A pro-Hong Kong rally in Taiwan. Photo: Facebook

Taiwan has moved to assure Hongkongers of “proactive rescue and possibly residency” to help them through the precarious time facing their city.

The island’s announcement vowing moral and concrete support came before the Chinese parliament’s approval of Beijing’s new national security law on Thursday. The law will be applied to the city to quell the protests that have recently raged back on to its streets.  

Sources with knowledge of recent discussions among Taiwanese officials say the initial estimate of the size of the emerging exodus from Hong Kong to the self-governed island could be as many as 100,000 emigrants.

The figure could be reached in the next one to two years if the the turmoil in the former British colony is exacerbated by the new law, as seems likely. 

Taiwanese papers cite officials with foreign and interior ministries as saying that the 36,100-square-kilometer island would have ample capacity to take in 100,000 Hongkongers, as they are unlikely to flock to the island overnight and the government can spread them across several major cities as well as Taipei.

It is not yet clear what Taiwan’s President Tsai Ing-wen meant when she promised “proactive rescue” during a press briefing on Wednesday. Observers believe Taiwanese expats in Hong Kong and the city’s residents who also have Taiwanese ID cards will get priority in any evacuation. 

Taiwan’s President Tsai Ing-wen has vowed help for Hongkongers as many of them are fleeing to the self-ruled island. Photo: Central News Agency, Taiwan

It has also been confirmed that, under directives from Tsai, the island’s Mainland Affairs Council has been studying the feasibility of granting residency to Hong Kong’s permanent residents who wish to settle on the island if they pass vetting and background checks. 

Tsai said a related task force would first come up with an action plan to render humanitarian aid to Hongkongers as well as assistance about settlement, right of abode and employment to those already in Taiwan.

She said the Mainland Affairs Council had convened a meeting and all related plans would be announced and scrutinized by lawmakers.

Hong Kong is staring down an abyss after Beijing decreed last week that a new national security law must be drafted and imposed on the territory. It will provide allowances for Chinese state agents to operate a base there to deter and criminalize rioters, secessionists and their foreign instigators.

The new law will kick in once its draft and legal parameters are finalized. The Asian financial hub is seeing tensions mount again following months-long rallies and clashes last year as protests pushed back against a now-withdrawn China extradition bill.   

Earlier this week, Tsai caused trepidation among some Hong Kong protesters who thought Taiwan’s shelter was guaranteed.

The president warned on a Facebook post that the island could strip the city of its preferential treatment, ranging from trade to travel, if its autonomy and liberties were further throttled by Beijing.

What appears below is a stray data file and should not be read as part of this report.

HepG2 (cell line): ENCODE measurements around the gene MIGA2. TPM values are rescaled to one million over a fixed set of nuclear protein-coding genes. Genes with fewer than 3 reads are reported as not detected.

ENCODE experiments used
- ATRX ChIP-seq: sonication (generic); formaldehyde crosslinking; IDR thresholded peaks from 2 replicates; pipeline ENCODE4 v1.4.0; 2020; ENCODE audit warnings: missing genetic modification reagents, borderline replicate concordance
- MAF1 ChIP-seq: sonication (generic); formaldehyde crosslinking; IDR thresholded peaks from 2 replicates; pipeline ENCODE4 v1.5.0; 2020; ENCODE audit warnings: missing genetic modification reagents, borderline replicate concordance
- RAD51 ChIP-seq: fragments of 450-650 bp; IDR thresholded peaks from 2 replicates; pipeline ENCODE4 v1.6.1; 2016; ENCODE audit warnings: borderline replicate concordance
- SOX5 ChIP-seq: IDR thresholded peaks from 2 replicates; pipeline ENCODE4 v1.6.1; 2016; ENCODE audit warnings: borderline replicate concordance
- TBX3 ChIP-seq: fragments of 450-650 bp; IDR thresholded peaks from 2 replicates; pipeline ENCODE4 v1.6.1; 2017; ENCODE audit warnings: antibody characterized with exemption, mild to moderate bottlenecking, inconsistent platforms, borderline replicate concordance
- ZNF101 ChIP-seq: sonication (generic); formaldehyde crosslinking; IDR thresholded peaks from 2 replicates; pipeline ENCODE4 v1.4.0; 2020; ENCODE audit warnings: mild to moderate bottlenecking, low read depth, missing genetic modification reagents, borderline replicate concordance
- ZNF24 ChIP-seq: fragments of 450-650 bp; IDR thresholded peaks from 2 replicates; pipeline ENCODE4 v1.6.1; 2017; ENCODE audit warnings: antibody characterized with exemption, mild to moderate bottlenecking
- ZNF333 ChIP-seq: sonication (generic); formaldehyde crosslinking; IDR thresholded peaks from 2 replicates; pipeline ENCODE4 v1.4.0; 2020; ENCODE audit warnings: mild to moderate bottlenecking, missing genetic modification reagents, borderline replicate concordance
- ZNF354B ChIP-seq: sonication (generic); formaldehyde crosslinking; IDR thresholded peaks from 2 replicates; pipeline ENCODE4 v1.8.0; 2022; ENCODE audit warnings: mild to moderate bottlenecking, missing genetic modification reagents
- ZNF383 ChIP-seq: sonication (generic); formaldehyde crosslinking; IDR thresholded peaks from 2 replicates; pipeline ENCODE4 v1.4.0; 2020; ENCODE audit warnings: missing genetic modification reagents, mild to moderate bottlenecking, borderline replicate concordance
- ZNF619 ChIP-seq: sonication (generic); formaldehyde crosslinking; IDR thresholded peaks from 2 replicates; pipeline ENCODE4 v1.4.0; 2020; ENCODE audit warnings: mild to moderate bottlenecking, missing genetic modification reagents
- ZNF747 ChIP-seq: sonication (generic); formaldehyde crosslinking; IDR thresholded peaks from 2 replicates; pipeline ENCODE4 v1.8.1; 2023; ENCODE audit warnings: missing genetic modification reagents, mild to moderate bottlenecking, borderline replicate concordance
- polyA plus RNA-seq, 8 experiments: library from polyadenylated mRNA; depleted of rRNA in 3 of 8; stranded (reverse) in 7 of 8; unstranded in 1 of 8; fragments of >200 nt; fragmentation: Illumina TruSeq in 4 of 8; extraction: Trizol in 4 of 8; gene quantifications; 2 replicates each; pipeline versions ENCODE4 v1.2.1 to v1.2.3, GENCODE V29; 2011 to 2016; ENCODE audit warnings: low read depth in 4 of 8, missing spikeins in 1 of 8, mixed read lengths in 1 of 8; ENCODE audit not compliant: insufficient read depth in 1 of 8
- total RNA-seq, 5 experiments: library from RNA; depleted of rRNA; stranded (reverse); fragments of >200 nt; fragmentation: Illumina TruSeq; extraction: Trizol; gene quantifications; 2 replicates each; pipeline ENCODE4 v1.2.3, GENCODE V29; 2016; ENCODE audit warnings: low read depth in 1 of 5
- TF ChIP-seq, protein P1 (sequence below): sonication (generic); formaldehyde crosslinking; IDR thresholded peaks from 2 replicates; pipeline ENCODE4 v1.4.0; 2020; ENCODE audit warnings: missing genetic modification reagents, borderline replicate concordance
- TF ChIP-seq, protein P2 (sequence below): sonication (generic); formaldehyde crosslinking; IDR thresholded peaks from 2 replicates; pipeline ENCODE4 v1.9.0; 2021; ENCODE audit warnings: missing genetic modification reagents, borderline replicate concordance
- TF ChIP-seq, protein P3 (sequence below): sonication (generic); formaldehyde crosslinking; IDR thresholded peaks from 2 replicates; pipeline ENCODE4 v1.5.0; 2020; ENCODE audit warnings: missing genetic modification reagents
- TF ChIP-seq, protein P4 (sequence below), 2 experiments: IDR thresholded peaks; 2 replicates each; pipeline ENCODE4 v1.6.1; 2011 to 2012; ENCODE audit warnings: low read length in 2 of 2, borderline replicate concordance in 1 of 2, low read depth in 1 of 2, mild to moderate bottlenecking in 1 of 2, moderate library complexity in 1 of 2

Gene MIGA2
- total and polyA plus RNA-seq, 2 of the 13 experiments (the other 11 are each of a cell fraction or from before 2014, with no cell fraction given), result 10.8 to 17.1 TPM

A protester waves a flag inside a shopping mall in Hong Kong. Turmoil has raged back into the city after Beijing shocked Hongkongers with a new national security law to be thrust upon the Asian financial center. Photo: Facebook

Her post has been interpreted as slamming the door on Hong Kong people contemplating doing business, studying or fleeing to Taiwan to avoid penalties for protesting.

Taiwan has a specific law governing its ties with the two former European colonies of Hong Kong and Macau. When overseeing the drafting as a senior official of the Mainland Affairs Council back in the 1990s, Tsai inserted a clause that would enable the government to revoke Hong Kong’s special status as it deems appropriate. 

It remains to be seen if Tsai will move in lockstep with the United States, after Secretary of State Mike Pompeo said on Thursday that Washington would cease to recognize that Hong Kong could continue to exercise its autonomy amid Beijing’s recent moves. 

But the president’s latest guarantees are aimed at striking a reassuring tone for protesters and other Hongkongers mulling leaving, after a backlash from the ruling Democratic Progressive Party and the opposition Kuomintang party that her previous remarks could be tantamount to abandoning Hong Kong.

Responding to an appeal from Hong Kong’s pro-democracy media mogul Jimmy Lai that Taiwan should lower its threshold to accept more Hong Kong emigrants, Tsai said preferential treatment for Hongkongers in related applications would remain. The minimum capital investment requirement for Hong Kong emigrants is as low as NT$1 million (US$33,000).

Still, Tsai appears to be reluctant to make clear her stance as lawmakers from both sides of the political divide unite in pressing her newly re-elected administration to table a separate refugee law tailor-made for Hong Kong.

Taiwan’s Premier Su Tseng-chang, nonetheless, said he expected the aid plan for Hongkongers under consideration would contain “a big whack of measures to prepare for various contingencies and cover the whole process when taking in these people.” 

Some lawmakers have also proposed to spare arrivals from Hong Kong of charges and legal action if they are forced to flee persecution and enter the island without a visa or a permit.  

Meanwhile, Han Kuo-yu, mayor of Kaohsiung, Taiwan’s second largest city, has again raised the idea of rezoning a district in the city and naming it “little Hong Kong” to woo people to invest and take up residence there.  

Taiwan’s Central News Agency quoted Han as saying that Hong Kong emigrants would be welcome to start businesses in his city and that the local government would guarantee quality services ranging from bilingual education to affordable healthcare and housing as part of the city’s new initiatives to stoke its economy.